When you make a quick trip to the grocery store to buy chicken, you probably check the date, grab it, and bounce. Understood. If you do follow a magic formula, it probably has to do with what type of cut or parts to buy.

Fans of labeling may be a bit more selective, but it’s a good idea to know if your purchase is fresh and bacteria free. It’s also good to have any fears assuaged about a chicken’s skin hue and texture. You could be wondering what it means about quality.

Well, Chef Curtis Stone is here to answer your inner questions. A regular on Rachael Ray’s show, he lays out some tips on chicken picking that will help you the next time you go on a chicken run. Get in the know!

  1. The Press Test

    A springing chicken is a fresh chicken. Curtis demonstrates that a light push of your fingertip on packaged, refrigerated chicken should help you tell if it’s fresh. Gently push and wait for it to pop back up against its wrapping.

    If it holds onto your indentation for too long, pass on it. A fresher one will push back. You can also go Rachael’s route and buy your chicken from the meat counter where you can lay your eyes on it without any packaging.

  2. Yellow Skin

    raw chicken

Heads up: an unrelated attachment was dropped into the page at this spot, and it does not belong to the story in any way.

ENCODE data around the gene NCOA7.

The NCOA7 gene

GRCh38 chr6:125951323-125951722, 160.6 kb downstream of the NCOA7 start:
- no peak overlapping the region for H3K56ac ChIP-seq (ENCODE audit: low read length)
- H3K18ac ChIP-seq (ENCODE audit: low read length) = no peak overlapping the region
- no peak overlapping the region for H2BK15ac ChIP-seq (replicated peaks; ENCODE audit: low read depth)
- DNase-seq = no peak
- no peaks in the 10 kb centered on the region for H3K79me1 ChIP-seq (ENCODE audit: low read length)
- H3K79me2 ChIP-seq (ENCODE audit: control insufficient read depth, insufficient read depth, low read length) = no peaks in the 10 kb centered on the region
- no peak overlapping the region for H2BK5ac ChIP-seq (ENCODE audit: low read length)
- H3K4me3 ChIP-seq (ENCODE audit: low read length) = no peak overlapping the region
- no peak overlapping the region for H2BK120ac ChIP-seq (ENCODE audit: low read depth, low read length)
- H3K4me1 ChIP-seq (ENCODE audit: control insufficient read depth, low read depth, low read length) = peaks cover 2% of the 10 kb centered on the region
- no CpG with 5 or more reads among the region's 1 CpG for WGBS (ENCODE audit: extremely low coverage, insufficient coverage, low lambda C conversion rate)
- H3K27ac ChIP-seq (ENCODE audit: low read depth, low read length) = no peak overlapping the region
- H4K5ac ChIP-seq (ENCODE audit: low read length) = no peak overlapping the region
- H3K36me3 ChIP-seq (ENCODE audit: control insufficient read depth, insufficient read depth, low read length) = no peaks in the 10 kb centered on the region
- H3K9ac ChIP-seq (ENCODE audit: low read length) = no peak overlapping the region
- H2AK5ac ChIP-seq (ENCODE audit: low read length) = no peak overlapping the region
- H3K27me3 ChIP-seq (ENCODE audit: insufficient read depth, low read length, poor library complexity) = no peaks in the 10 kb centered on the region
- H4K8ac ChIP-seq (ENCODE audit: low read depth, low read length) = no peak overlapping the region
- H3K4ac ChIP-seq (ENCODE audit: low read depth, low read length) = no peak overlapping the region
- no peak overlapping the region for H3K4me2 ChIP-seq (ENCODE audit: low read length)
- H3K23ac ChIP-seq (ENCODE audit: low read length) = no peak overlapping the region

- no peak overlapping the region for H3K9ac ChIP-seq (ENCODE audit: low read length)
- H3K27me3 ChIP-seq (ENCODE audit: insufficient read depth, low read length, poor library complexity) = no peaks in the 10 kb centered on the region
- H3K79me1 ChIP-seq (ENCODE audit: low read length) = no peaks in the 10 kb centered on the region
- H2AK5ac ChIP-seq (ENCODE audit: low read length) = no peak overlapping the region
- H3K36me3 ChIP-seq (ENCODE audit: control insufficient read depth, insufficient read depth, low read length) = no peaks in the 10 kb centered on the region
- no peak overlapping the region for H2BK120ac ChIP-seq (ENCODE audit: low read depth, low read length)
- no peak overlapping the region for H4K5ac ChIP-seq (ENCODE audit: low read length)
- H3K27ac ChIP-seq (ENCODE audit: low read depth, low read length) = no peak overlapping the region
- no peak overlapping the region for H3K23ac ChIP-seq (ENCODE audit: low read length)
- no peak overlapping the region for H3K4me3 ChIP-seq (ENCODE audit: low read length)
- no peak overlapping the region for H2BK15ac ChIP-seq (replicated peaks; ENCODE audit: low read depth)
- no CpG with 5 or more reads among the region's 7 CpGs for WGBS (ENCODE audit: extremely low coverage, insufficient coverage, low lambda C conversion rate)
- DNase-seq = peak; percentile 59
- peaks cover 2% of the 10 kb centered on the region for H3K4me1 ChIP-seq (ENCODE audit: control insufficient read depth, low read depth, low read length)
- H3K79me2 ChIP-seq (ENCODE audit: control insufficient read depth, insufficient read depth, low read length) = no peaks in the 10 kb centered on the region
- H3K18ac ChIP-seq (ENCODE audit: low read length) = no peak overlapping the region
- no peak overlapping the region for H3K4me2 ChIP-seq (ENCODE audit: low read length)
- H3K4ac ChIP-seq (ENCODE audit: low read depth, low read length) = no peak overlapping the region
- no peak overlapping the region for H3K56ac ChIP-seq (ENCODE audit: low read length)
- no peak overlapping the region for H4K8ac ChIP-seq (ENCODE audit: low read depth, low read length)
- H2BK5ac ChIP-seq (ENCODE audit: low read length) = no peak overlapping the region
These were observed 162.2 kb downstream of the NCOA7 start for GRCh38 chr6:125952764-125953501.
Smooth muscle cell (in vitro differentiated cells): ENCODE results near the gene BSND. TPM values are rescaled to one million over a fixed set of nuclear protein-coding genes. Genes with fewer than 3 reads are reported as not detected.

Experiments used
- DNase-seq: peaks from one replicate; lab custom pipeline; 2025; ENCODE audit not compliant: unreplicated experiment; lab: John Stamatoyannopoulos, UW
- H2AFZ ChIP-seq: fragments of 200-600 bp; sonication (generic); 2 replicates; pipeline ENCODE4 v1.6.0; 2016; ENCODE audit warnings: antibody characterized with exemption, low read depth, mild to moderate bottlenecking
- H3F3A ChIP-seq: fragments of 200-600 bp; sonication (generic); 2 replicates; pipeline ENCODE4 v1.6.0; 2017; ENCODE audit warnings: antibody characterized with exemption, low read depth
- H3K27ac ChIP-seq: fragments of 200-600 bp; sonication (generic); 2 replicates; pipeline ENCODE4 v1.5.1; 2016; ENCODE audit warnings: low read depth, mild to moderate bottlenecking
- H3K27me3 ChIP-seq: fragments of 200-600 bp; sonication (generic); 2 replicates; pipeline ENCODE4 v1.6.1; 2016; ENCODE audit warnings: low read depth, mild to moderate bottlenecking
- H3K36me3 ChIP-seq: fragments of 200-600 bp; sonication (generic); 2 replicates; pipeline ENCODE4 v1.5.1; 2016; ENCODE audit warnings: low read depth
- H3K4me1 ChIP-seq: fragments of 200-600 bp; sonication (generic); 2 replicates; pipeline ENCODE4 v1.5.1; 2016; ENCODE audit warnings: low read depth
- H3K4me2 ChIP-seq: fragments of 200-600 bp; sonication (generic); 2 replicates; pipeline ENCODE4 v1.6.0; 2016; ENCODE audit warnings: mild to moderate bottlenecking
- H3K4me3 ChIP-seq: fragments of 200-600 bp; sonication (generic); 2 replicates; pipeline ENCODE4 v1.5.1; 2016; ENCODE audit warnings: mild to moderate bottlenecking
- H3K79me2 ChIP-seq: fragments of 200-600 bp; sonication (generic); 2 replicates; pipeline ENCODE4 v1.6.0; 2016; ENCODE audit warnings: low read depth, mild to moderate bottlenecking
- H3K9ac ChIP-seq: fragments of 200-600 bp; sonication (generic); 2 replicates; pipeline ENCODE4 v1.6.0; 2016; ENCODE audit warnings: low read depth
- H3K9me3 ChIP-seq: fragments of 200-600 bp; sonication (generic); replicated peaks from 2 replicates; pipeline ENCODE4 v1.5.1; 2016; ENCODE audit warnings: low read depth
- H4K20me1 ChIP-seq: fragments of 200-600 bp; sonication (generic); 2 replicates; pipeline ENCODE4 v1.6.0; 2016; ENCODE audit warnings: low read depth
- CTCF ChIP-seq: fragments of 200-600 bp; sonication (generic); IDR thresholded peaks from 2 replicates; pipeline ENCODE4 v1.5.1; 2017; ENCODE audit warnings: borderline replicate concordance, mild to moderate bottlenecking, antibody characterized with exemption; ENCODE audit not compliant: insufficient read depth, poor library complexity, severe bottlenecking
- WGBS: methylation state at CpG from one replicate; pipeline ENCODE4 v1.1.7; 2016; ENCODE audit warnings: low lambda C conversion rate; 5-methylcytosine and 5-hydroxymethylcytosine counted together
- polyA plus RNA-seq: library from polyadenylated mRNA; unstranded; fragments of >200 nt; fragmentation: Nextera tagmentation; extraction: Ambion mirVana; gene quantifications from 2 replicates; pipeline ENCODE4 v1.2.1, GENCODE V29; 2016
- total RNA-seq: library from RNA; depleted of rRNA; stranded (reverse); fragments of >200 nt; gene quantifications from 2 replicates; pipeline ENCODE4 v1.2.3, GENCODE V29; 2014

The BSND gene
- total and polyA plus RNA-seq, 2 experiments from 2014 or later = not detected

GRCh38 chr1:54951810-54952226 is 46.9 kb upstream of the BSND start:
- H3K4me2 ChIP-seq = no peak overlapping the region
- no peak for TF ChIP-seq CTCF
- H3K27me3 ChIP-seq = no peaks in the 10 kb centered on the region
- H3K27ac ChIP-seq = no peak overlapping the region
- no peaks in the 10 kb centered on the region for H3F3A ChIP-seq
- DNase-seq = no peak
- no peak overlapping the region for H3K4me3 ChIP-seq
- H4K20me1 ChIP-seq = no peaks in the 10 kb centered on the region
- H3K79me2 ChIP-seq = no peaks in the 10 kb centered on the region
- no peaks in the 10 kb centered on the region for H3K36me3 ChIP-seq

Some of you may be alarmed by the variations in a chicken’s skin or fat color, especially when some are yellow and others are a pale white. No need to worry. It has to do with feed, breed, and age too. Chickens that have eaten food containing yellow pigments or carotenoids will have a yellow tint to their skins.

    The breed of chicken also affects how color is expressed in the skin. In some breeds, the skin will always be white, regardless of the diet. All in all, it doesn’t affect the quality of the bird.

Click on the video below to hear Curtis and Rachael talk more about choosing the right chicken from the supermarket. You’ll want to get the skinny on the merits of buying a whole chicken instead of packaged parts. There’s more to it than just saving money!

Once you get that bird home, you’ll want to make sure you prepare it correctly for your recipes, whether you’ve bought fresh or frozen. There are a few things you want to get right about seasoning, cooking temperature, and moisture-sealing tricks.

Don’t forget to check the sell-by date on your chicken for proper storage. Chicken that has been refrigerated is still good for 1 -2 days after that date if the temperature is 40° or below. Do try a small sniff test to be sure. If your raw chicken emits a pungent odor after you open it, consider that it may have gone bad.

What do you think of chef Curtis’s chicken-picking tips? Do you have any tricks of your own to test for quality and freshness? Which of these tips will you use in the future?